MUCH has changed in the world since John Blandy Primary School opened, but its ethos of inspiring kind, happy and keen learners has stood the test of time.

The 189-pupil school in Southmoor, between Abingdon and Faringdon, celebrates its 50th birthday this year and pupils are set to bury a time capsule next week to commemorate the occasion.

Co-headteacher Sarah Thompson said: “This year is a massive milestone for us.

“The whole school studied a topic about time, and learnt about different aspects of the past 50 years, about art and history and popular culture and the local history of our village.

“Historians and community members came in to talk about how life has changed.”

The Oxford Mail’s visit coincided with sports day, during which children relished activities such as the classic egg and spoon race.

Mrs Thompson said: “Happy children learn: that’s a message we very much believe in.

“Academics is a real focus, but you can achieve in lots of different areas. Our curriculum is very broad and varied.”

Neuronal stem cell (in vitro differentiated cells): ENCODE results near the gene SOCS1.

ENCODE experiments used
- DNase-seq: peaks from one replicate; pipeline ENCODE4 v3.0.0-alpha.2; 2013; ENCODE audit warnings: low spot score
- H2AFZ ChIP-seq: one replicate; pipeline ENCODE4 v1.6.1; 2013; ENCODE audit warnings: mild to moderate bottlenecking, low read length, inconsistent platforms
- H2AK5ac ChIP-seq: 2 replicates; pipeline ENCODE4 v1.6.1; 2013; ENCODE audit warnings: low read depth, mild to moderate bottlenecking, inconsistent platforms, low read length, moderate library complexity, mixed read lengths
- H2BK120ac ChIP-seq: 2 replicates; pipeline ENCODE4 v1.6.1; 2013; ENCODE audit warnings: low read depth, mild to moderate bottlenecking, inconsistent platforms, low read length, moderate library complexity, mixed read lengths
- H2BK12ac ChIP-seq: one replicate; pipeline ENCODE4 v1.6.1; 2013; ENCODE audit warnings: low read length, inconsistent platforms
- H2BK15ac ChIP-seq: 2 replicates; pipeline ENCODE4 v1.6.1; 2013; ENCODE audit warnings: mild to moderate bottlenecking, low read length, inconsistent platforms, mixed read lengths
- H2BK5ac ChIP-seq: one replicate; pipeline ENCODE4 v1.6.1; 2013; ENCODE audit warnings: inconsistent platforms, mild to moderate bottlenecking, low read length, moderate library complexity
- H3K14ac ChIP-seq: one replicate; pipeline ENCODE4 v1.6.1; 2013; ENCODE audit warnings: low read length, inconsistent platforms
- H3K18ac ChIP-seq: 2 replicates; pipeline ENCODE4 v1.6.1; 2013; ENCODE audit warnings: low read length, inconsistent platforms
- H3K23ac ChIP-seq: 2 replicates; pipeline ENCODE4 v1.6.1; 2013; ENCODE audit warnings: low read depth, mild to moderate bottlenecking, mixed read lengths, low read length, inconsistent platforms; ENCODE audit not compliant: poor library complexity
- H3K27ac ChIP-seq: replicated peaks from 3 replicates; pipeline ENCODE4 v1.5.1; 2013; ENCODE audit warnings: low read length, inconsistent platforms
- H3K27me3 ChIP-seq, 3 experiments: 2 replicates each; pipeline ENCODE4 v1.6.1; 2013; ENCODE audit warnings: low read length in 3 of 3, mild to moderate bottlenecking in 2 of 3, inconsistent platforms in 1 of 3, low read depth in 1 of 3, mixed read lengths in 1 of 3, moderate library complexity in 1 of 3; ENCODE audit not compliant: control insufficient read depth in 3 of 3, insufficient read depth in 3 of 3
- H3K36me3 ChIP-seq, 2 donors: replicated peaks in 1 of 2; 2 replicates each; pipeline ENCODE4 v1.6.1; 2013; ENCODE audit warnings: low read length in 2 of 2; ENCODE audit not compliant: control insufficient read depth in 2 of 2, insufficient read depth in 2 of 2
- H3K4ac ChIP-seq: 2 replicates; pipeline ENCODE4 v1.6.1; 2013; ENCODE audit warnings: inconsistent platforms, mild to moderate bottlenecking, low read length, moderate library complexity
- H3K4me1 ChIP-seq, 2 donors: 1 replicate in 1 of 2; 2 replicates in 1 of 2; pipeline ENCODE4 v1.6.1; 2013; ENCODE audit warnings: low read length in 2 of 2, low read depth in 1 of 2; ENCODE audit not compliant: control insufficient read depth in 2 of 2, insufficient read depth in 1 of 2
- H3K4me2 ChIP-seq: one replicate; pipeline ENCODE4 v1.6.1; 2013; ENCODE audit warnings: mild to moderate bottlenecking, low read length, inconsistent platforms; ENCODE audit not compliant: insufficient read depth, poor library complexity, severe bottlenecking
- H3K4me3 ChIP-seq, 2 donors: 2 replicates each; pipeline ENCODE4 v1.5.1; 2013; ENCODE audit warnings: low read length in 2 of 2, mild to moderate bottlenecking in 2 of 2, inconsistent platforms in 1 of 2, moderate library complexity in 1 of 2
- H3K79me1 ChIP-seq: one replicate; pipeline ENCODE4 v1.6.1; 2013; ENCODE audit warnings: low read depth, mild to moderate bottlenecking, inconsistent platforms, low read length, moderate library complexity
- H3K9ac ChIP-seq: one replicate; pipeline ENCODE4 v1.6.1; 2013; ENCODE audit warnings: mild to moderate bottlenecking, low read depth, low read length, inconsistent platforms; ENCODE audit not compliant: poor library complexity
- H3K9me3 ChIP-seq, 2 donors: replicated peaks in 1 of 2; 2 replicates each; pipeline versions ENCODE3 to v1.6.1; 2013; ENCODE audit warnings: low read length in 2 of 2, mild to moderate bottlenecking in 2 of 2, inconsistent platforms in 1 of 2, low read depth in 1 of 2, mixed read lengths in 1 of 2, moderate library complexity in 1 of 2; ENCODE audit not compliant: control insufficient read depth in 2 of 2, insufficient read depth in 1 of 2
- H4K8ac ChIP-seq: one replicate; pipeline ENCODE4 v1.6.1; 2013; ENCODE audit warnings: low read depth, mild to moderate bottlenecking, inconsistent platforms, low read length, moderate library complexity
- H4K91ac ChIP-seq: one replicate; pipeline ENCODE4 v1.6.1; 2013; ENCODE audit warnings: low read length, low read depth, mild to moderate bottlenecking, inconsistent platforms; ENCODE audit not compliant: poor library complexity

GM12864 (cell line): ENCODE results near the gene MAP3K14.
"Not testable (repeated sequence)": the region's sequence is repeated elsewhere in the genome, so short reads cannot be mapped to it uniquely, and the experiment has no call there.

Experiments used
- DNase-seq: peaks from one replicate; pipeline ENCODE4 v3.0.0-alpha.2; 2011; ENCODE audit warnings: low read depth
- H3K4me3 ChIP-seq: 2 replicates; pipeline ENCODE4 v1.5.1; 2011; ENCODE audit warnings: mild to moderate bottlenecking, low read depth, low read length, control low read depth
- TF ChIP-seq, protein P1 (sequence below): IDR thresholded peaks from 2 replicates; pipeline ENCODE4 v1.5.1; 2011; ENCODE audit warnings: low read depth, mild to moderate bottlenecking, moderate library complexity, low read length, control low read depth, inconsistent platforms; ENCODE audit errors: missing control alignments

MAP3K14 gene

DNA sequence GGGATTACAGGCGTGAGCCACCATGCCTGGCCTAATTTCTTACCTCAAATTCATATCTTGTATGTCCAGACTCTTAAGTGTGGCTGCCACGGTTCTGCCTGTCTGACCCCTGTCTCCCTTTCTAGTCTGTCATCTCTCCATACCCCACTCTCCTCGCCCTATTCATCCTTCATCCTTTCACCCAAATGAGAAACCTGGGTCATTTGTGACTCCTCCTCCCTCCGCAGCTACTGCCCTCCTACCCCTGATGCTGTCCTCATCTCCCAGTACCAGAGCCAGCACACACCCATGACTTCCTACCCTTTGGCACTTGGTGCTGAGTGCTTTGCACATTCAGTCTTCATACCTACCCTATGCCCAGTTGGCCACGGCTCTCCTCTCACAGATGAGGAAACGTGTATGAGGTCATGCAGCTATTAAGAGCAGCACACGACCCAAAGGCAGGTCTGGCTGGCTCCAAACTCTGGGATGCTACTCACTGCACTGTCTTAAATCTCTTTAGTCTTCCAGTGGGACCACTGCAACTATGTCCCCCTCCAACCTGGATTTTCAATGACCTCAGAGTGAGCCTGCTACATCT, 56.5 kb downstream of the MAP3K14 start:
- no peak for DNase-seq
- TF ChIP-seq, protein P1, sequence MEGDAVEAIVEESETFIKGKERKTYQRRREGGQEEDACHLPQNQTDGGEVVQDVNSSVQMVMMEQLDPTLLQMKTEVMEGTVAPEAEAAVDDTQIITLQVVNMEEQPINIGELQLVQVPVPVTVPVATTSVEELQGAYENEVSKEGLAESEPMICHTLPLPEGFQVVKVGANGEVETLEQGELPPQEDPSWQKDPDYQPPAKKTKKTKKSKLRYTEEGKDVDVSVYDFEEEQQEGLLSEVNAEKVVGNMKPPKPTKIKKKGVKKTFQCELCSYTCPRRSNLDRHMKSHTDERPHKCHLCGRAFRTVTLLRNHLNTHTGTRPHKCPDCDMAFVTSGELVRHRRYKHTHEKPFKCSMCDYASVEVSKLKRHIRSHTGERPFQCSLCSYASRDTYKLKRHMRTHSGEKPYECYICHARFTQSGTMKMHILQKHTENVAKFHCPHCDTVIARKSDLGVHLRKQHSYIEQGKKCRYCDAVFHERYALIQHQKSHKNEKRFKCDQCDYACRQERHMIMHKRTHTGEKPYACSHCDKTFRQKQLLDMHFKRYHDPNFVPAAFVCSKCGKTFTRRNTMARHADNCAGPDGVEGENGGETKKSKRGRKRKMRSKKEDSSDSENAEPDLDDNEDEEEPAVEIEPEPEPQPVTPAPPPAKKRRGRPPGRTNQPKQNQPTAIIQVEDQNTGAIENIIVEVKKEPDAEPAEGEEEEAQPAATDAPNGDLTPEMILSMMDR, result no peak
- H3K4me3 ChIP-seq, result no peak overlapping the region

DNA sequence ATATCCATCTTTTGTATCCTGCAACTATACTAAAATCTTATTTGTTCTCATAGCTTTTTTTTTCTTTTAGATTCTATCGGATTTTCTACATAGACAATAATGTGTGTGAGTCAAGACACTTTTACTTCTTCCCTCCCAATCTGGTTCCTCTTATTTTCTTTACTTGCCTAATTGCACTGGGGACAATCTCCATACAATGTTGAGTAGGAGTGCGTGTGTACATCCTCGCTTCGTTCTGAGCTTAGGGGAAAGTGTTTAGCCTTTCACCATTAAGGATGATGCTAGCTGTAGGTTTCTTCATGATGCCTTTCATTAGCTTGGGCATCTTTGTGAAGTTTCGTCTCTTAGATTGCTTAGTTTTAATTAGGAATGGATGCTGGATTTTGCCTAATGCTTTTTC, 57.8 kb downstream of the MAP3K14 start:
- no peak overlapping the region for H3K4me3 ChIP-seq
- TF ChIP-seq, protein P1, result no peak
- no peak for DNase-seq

All assemblies and teaching focus on key values, which currently is ‘patience’.

Reading is promoted and particular books are studied in detail, and each lesson aims to involve these texts as inspiration.

Mrs Thompson said books and reading were valued by the school community, and parent fundraisers facilitated a refurbishment of the school library last year.

The school is currently planning a redesign of the playground in the summer holidays alongside building work for six new classrooms, which will allow for an increased intake.

Mrs Thompson said the school values its links with the wider community, and said the school’s intake is expanding to match the growth of the village.

She added: “We feel that strong community links are a real basis of the school ethos.”

The school gives out a weekly ‘kindness award’ to pupils who have demonstrated the trait, and they get to take home a trophy.

Mrs Thompson said: “I’m incredibly proud of our children’s attitude and the vibrancy and energy children have for their learning.

“We think the children show great respect and visitors always comment on the warmth within the school."

Mrs Thompson shares her leadership role with co-headteacher Clare Silvester.

She said it was a ‘unique situation’ to have two heads but credited the ‘forward-thinking’ school leaders for supporting a job share, which she said allowed both her and her counterpart to make time for their families.